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post #1 of 19
Thread Starter 
Hi everybody !

A friend who owns a gourmet catering company asked me if I wanted to be a freelance sales rep for him. Their is no salary, just commission. Two questions :
1-How much should I be paid ? What's the minimum percentage on the profit should I ask ?
2-Could somebody give me some ideas to get new customers and get through the cold calls ?
post #2 of 19
Catering is customer service. We're not selling used cars here.

There's too much room to fudge the numbers. Don't do it by profit. Even at the corporate level with standard procedures about how we did the PNL we could never totally agree.

He's looking for a way to take advantage of you wihtout investing anything in his sales team. This way he has nothing to lose. Actually I take that back. By not being an employee you can do almost anything and get away with it and he'll be stuck with trying to appease the customer. What are you going to do when you find out two minutes before the speech that the PA system isn't set up the right way? That's a surefire way to drive away repeat business.
post #3 of 19
Thread Starter 

Not a car dealer but still a business

Thank you Kuan for the advice. I know we are not selling cars here but it's still a business, and a business needs constantly new customers if he wants to survive in the jungle out there. You can still taking care of the customers like they were Kings but you have to use some marketing techniques to attract them. So many catering companies are on the market, you have to find a way to be the one that potential customer is going to peek ! Every company thinks that they are the best on the market, nobody pretend that they sell bad products and services. The reality of the business world is different than Barney's world.
post #4 of 19
Cold calls? How does that work exactly? Do you actually call on the phone or drop in with a sample of the food?
post #5 of 19
Catering is a pretty broad term....

First there's "bread and butter" accounts: Big law firms and the like, always need sandwich platters, party platters, dessert platters, etc. Not exactly glamorous, but very steady, and you can usually weasel a christmas party out of them too.

Then there's the "one timers": Weddings and other one time events. A lot of time and energy will be spent hashing out the details, drafting quote after quote, the on-site baby-sitting, and when the event's over, it's over, no repeat business.

There are many other categories in between, but these are the basic groups.

Before you start asking for compensation, your employer has to provide you with some tools to do your job effectively. By tools, I don't meant a compuker or phone, (actually you'll need these) but:

A menu and price list of services and amentities
A contract form
Inkling of the size of party the kitchen is able to handle. This takes into account the manpower and equipment on hand but also the "know-how" of how to get extra manpower and equipment easily and quickly

Going on 100% commission is a two-way sword: From the Caterer's point of view you are expendable, no payroll costs or other headaches if and when s/he decides to turf you. From your point of view, your time has been spent fattening up your "little black book"--your contacts and customer base, which you can take with you.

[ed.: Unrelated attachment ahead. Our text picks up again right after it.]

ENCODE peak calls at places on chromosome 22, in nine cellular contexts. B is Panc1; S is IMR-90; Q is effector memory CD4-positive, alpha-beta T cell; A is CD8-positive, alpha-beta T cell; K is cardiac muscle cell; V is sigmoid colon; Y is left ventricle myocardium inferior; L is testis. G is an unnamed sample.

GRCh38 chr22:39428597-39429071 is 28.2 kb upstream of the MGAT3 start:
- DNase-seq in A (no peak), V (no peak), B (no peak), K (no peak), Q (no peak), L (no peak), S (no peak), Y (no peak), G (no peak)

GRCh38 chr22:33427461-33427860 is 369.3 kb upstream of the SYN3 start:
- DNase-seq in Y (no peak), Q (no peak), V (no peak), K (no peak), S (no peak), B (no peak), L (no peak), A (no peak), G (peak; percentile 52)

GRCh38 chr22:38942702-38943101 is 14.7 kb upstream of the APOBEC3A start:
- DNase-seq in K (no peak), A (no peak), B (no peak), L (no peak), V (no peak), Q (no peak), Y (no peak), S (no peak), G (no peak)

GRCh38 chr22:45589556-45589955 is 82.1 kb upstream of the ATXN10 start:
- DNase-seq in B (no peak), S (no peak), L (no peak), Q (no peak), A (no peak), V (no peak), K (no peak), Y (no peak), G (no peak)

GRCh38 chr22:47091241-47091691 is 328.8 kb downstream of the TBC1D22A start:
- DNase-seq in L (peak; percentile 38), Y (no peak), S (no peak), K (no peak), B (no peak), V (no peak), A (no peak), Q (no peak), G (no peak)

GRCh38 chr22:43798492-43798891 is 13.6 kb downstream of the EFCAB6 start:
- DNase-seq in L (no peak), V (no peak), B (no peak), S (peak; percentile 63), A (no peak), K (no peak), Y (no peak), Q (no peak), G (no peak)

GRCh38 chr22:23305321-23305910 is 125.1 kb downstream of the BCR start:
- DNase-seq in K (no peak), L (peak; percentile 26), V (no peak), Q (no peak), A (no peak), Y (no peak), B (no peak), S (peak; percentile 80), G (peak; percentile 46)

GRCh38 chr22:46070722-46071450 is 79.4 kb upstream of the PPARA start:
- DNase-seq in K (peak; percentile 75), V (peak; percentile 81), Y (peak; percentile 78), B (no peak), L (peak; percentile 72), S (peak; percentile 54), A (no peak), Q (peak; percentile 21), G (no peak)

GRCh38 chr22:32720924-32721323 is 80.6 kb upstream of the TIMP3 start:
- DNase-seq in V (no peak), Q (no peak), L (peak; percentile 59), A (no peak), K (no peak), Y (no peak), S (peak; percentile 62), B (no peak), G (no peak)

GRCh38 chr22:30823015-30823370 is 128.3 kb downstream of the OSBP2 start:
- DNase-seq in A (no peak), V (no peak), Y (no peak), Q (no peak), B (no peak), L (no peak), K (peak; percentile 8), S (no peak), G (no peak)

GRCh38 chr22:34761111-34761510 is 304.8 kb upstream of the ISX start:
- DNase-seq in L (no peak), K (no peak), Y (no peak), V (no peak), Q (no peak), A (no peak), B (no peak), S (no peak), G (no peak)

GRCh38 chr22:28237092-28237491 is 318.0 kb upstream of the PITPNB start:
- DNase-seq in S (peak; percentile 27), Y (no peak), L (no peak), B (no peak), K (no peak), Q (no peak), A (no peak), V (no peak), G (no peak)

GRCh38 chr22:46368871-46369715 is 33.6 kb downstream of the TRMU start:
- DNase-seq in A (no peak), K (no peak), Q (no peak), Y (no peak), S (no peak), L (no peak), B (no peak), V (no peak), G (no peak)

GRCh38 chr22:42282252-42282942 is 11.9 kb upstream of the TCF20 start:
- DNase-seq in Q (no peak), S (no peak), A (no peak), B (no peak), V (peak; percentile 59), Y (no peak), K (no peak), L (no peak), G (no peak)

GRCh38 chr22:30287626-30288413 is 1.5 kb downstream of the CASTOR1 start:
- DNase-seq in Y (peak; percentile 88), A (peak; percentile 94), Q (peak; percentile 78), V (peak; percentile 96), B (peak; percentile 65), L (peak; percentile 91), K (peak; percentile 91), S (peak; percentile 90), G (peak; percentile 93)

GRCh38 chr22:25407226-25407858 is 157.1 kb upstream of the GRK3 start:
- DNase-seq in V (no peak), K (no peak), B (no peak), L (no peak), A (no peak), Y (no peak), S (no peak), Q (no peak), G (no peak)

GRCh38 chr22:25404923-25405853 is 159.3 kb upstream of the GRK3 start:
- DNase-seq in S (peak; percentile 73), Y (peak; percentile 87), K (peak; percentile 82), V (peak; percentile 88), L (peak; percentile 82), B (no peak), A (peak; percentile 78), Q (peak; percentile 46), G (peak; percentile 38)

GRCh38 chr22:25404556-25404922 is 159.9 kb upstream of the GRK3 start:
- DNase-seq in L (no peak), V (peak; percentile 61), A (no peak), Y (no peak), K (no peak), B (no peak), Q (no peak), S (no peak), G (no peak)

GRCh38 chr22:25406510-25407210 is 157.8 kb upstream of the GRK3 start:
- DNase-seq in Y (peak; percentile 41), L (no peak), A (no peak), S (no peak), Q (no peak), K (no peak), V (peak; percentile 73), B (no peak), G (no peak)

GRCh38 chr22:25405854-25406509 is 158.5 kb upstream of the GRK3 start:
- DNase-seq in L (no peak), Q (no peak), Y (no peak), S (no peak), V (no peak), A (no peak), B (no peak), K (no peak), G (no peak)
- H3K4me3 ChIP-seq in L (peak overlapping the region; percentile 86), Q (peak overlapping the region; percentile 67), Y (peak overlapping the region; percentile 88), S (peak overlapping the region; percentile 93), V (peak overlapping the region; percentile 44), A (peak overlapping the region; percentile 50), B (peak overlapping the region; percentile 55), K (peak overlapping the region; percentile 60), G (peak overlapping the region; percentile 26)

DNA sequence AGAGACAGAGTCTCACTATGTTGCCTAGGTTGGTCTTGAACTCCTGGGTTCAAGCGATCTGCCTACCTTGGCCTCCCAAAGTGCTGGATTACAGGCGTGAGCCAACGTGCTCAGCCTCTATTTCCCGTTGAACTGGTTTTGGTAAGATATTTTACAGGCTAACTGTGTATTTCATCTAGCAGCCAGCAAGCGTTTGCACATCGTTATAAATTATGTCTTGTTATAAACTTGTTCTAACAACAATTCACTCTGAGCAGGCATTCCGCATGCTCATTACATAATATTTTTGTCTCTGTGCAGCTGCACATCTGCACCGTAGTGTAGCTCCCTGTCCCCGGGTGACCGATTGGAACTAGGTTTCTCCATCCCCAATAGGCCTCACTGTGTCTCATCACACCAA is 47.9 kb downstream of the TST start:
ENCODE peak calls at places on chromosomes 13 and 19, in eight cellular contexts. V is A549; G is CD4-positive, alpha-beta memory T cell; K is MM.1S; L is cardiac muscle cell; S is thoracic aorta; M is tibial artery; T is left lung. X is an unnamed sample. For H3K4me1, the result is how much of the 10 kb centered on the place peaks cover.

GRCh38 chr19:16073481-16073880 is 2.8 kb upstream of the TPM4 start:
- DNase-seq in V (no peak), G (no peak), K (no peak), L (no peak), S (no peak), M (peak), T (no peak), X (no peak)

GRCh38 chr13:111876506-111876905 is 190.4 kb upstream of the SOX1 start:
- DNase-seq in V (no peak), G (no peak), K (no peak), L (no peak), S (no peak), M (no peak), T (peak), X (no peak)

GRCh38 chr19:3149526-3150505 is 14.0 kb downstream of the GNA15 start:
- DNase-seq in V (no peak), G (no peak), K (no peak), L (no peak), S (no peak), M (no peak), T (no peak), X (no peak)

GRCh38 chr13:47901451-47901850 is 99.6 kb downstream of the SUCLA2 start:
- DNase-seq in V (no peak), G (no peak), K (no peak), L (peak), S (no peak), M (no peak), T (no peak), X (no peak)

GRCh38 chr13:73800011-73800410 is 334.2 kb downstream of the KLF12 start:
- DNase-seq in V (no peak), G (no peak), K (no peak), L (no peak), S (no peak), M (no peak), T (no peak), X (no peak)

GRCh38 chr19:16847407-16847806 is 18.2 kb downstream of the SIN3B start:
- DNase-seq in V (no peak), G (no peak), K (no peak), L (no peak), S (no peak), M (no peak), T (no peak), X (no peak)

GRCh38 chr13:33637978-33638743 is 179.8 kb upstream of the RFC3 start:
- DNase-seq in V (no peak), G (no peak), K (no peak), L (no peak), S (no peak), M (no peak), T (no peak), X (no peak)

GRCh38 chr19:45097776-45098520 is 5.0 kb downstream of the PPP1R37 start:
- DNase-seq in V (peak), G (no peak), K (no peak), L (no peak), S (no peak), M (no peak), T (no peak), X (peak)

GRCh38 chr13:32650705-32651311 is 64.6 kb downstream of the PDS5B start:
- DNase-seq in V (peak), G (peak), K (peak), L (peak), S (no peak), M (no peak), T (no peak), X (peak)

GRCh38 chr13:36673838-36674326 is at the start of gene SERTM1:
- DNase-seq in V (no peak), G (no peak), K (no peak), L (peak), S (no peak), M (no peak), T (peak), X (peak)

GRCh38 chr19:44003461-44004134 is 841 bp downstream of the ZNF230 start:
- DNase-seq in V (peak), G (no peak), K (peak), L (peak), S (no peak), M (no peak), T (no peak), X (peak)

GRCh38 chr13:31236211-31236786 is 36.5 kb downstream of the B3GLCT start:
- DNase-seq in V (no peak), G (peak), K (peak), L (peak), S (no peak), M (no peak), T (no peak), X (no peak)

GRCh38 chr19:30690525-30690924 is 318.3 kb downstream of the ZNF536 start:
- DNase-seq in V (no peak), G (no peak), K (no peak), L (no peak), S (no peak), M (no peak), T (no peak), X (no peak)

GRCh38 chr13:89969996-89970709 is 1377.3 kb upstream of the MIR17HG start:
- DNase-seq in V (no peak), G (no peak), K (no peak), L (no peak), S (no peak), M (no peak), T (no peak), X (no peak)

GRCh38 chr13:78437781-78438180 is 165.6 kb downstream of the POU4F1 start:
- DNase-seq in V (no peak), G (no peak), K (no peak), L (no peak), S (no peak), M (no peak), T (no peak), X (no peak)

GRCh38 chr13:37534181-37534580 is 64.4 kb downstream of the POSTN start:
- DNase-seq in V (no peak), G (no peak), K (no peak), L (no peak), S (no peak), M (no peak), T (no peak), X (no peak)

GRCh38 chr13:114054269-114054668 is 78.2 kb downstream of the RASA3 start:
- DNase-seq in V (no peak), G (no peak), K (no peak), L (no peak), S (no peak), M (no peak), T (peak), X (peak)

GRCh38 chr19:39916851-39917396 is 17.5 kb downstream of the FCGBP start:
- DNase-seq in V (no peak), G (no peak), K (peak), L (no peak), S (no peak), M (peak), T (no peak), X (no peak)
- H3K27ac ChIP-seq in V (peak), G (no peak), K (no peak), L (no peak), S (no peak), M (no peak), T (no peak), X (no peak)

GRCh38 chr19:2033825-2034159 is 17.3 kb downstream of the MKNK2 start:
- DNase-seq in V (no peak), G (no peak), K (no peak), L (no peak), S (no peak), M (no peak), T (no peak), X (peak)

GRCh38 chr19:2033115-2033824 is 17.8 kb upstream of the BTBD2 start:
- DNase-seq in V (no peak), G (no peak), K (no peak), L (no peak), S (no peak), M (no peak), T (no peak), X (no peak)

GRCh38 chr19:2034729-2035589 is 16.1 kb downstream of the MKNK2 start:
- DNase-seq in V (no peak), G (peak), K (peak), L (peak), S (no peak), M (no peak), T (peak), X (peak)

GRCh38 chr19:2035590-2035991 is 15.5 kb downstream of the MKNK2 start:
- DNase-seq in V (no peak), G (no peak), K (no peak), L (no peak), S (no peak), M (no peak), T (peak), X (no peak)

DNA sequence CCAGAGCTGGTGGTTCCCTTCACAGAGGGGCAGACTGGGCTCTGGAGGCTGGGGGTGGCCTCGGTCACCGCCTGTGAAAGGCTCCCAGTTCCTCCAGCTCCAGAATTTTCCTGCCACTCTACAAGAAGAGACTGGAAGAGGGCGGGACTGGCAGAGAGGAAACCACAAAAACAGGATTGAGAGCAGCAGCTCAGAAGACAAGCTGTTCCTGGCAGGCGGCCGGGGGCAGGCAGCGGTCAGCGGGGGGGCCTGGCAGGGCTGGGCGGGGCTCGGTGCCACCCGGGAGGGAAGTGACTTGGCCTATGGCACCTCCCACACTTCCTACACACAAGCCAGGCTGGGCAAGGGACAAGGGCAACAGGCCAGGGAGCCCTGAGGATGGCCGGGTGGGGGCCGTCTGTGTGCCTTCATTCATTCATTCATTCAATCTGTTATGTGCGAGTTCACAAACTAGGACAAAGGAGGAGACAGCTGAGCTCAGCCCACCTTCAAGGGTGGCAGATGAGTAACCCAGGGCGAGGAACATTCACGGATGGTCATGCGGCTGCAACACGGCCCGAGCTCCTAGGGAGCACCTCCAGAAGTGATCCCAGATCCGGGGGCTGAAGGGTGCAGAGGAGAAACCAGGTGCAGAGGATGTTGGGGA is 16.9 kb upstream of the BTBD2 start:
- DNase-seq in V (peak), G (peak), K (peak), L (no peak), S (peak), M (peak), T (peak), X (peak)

...."This whole reality thing is really not what I expected it would be"......
...."This whole reality thing is really not what I expected it would be"......
post #6 of 19
I would also suggest extensive knowledge of not only the menu, but (if that kitchen is anything like mine) what the chef is willing to do. My menu is very fluid; I'd actually prefer to offer suggestions but let the client come up with thier own vision of what the food should be. I find that to work well for my small company.

That said, I had an employee who thought she knew much more than she actually did and would tell potential clients anything they wanted to hear. She always quoted high, but her menus were unworkable. That left me to spend even more time with the client menu planning, and by extension, cutting into my profit.

In my opinion, you should know not only sales, but food and costs to make it work unless you're working from menus that are etched in stone. But that's just me.
post #7 of 19
If it was I who was in your situation. I would ask for some sort of base pay. If your friend can not afford or was unable to pay this then I would open my own company either a corp,llc or doing business as. and your would book the clients and then out source the events to him.
THis will protect your business book and if you were to be come succussful and need more people to cater you could enlist the aid of other companies.
This would put you in a position of power and give you the uphand in dealing
with your friend. Because if you build up a client base under his company then he can cut you out at anytime. Its sad to say but in business you have no friends. I say this with lots of exprience. And make sure everything is in writing and you controll the money and write the checks. I have seen sales commissions sliced and diced by the owner of companies. Their justifactions were " thats too much money to pay someone to just sign up a job we are doing all the work" Be smart the road to failure is littered with the trusting and the stupid